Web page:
Monday, March 17, 2003
Financial Content Mavens Speak Out on Yahoo! Platinum
CBS Marketwatch is touting the fact that it's "the first provider of business and financial market news to Yahoo! Platinum," a $9.95-a-month subscription service launched today.
I asked Bill Martin, co-publisher of financial advisory newsletter FindProfit.com, and Marc Stockman, a former marketing exec with TheStreet.com and now President of Connectiv Media, an email newsletter marketing consultancy, whether CBS Marketwatch premium content would on its own induce anyone to sign up for Yahoo's new Platinum service. They thought not.
"It's a nice press release for both parties, but that's all. I am skeptical that:
"1) MarketWatch produces enough in the way of "actionable" content that investors would be willing to pay for. Don't get me wrong, MarketWatch is a great site, but investors go there for fast news and tools -- not actionable insights.
"2) Investors want their actionable investment commentary/advice delivered in a multimedia format.
"3) Yahoo! Platinum's sweet spot will be in finance. Seems to me that users would be more willing to pay for sports and entertainment content, and I bet that Yahoo! will position the product and its marketing budget appropriately."
"MKTW's content by itself will not induce many, if any, people to buy either the basic or premium service -- people pay for financial advice, not financial news, which is a commodity. I don't see how that's any different than Yahoo!'s previous efforts in the financial new area (FinanceVision), that failed. I do, however, think that the other entertainment-oriented content will see some demand, as evidenced by RealNetwork's success in garnering 900,000 or so subscribers.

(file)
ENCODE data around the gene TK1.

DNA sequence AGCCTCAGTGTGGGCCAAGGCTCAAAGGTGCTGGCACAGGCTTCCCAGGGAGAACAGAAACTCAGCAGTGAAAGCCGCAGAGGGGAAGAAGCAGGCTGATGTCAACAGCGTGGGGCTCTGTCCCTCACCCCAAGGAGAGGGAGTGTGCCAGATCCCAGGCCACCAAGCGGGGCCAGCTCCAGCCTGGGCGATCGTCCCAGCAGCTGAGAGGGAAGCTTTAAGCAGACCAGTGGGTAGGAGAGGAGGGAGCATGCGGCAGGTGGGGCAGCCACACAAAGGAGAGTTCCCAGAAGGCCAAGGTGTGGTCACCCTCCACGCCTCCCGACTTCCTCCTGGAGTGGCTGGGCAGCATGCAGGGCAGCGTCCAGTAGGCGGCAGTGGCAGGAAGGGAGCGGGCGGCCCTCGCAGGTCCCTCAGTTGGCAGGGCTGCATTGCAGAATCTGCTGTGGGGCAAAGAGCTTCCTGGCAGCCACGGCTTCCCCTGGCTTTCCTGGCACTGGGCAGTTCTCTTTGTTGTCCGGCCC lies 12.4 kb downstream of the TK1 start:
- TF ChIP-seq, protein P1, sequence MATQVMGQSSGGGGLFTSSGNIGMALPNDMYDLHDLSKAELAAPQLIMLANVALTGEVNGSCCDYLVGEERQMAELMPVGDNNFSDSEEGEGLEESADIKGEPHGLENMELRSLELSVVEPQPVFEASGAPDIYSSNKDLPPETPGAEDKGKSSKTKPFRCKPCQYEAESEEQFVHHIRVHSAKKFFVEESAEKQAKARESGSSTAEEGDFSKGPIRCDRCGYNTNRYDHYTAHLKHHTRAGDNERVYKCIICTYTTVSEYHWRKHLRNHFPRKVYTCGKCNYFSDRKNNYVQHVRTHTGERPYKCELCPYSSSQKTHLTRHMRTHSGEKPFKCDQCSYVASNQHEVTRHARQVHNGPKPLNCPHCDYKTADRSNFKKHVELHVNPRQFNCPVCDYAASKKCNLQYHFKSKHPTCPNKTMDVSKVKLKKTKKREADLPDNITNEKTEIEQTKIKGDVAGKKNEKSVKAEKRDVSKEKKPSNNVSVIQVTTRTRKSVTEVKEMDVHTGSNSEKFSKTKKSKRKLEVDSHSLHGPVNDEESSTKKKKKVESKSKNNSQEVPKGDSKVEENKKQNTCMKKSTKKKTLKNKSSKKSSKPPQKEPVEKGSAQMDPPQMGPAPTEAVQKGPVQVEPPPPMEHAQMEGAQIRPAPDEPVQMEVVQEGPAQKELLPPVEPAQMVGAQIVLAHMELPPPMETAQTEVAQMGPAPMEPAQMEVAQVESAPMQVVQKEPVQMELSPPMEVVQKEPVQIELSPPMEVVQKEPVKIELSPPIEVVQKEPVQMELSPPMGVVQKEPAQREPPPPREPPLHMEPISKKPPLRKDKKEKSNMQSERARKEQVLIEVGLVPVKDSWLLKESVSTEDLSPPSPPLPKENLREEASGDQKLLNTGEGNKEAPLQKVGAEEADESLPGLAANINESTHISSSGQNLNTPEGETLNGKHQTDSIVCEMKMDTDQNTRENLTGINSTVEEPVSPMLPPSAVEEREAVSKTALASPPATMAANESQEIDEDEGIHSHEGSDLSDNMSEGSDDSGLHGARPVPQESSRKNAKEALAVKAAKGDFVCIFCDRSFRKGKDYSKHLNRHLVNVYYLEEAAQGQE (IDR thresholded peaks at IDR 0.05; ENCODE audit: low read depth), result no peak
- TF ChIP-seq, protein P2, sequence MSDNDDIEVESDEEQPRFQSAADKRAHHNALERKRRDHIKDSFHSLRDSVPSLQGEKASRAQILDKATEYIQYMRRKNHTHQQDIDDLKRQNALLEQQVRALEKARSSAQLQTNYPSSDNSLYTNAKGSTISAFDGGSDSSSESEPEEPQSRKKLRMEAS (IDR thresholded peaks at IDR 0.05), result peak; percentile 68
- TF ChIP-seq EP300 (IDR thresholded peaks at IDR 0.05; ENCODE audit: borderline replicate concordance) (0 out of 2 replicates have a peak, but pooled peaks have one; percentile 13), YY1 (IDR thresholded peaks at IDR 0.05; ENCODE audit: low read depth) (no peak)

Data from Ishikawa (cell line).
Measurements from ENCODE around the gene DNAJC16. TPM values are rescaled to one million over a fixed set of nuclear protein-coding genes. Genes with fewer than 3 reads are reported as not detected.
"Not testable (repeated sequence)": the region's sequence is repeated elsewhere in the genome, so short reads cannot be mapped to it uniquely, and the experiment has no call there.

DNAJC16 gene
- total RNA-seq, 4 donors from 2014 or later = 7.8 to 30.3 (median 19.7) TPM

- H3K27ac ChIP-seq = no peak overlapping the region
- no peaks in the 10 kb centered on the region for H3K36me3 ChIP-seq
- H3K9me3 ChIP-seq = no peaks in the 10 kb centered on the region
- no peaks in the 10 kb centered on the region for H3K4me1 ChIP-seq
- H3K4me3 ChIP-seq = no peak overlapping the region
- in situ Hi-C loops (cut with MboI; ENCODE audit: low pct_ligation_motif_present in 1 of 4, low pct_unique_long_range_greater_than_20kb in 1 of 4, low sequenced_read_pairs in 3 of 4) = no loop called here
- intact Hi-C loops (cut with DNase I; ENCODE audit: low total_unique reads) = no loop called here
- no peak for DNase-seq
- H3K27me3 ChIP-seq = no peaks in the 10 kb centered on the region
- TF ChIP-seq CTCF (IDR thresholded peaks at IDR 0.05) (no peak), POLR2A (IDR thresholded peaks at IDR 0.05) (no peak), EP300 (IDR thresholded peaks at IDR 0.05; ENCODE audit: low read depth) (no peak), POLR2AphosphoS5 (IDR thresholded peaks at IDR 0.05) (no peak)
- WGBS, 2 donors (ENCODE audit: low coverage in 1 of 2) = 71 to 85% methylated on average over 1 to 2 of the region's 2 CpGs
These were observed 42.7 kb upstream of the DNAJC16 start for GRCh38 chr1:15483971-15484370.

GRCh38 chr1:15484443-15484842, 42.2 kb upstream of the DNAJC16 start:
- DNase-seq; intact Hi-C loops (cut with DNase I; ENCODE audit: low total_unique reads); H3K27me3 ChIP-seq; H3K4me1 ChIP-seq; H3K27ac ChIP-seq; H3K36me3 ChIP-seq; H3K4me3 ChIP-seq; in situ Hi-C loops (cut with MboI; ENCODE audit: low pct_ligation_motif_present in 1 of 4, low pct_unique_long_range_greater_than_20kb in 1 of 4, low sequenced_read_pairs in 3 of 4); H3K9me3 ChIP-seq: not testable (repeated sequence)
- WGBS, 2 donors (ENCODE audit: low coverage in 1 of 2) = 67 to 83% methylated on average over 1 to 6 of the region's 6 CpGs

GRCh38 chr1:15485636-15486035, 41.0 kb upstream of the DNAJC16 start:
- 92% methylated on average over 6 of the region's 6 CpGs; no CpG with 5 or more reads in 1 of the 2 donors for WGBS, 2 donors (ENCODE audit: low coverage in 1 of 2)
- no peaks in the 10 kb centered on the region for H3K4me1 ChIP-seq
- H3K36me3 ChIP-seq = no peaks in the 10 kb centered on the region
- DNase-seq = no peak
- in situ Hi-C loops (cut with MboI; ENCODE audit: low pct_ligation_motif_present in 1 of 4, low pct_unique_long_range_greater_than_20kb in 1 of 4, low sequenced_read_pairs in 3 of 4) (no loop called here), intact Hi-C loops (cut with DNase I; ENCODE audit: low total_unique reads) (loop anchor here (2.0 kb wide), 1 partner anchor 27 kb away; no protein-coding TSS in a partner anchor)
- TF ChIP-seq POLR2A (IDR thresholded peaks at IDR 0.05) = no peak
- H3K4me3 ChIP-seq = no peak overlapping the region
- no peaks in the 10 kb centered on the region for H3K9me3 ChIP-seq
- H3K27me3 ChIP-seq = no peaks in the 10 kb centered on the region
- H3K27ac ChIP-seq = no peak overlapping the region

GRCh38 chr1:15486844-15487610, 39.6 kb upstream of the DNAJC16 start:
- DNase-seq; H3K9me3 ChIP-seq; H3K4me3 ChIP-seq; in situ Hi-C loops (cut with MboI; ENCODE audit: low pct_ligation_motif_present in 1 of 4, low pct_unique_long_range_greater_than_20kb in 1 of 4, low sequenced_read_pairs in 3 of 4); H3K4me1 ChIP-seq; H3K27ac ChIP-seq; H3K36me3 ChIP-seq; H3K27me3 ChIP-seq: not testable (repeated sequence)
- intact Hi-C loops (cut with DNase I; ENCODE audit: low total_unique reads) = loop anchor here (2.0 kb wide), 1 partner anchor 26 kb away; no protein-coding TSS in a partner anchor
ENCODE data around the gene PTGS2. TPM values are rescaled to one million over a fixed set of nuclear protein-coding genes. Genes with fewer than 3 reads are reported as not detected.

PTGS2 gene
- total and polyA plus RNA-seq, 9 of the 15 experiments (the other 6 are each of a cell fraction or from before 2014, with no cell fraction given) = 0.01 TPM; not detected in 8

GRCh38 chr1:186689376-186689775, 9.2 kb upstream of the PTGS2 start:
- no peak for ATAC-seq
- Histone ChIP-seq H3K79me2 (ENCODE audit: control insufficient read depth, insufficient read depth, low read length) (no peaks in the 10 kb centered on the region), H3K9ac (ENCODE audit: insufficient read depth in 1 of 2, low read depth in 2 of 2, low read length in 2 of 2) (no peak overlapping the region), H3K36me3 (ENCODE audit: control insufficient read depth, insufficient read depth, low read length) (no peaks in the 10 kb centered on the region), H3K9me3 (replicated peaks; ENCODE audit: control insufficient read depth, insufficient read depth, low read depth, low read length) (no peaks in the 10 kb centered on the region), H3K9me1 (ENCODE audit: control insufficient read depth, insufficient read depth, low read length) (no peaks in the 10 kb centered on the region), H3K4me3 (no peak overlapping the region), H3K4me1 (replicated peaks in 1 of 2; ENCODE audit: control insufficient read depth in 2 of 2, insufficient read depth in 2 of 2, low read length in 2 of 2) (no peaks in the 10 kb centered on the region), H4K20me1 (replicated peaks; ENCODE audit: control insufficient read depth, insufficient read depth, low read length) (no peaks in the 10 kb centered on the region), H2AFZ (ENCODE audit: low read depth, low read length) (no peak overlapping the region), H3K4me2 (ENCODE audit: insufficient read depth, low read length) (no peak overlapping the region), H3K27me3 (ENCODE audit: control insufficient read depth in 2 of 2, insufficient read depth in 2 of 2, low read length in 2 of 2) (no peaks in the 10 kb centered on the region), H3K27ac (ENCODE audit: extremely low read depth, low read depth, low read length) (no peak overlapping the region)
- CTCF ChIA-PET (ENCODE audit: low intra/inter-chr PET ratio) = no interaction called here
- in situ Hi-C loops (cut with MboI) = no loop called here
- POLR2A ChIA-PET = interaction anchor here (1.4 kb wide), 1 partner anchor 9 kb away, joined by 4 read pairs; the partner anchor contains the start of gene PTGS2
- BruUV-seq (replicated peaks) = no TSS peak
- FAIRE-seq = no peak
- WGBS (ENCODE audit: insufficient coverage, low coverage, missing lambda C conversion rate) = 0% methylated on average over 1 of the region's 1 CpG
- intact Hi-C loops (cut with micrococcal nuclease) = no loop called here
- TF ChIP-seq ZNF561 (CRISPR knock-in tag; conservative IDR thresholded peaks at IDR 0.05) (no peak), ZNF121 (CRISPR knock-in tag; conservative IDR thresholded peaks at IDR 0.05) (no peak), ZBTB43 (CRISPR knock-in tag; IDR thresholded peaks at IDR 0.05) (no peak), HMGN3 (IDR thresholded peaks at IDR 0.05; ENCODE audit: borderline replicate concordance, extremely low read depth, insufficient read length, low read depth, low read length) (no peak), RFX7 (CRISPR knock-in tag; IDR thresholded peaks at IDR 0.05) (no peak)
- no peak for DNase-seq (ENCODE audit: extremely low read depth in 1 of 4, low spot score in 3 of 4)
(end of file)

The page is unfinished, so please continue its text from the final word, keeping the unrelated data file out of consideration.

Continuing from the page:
"Yahoo!'s strategy this time around makes a lot more sense in that they are minimizing their own programming costs and maximizing their chances of acceptance by leveraging existing content brands with proven demand -- that's the key difference this go around. Moreover, Yahoo! doesn't need to get an enormous sell-through rate to make this a success -- if they convert only 1% of their registered user base (which I think is well over 200 million), that would be 2 million subscribers, which I would assume would be more than enough to make this a success.
"Finally, Yahoo! has established that they can sell subscriptions given that they have already garnered over 2 million paid subscribers to their various paid services. The ultimate streaming product might not look exactly as it does today, but I have no doubt that all of the major portals will offer something like this in the near future."
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